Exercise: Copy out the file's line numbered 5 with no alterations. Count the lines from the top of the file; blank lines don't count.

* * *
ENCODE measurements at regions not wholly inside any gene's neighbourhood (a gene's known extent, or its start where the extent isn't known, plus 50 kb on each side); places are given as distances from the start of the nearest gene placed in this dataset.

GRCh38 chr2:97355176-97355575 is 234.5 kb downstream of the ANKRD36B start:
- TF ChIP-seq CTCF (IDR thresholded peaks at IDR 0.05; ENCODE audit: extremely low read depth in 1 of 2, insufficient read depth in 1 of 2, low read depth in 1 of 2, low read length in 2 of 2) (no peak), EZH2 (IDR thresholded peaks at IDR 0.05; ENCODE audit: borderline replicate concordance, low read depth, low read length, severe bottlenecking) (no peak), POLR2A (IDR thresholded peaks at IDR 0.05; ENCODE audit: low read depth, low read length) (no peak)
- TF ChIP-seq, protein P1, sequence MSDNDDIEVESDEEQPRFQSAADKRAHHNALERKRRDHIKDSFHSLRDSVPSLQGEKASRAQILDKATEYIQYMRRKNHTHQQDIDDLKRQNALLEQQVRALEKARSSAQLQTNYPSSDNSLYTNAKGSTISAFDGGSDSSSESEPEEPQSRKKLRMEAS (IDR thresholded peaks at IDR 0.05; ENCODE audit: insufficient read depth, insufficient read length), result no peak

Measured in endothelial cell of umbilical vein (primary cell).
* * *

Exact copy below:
Measured in endothelial cell of umbilical vein (primary cell).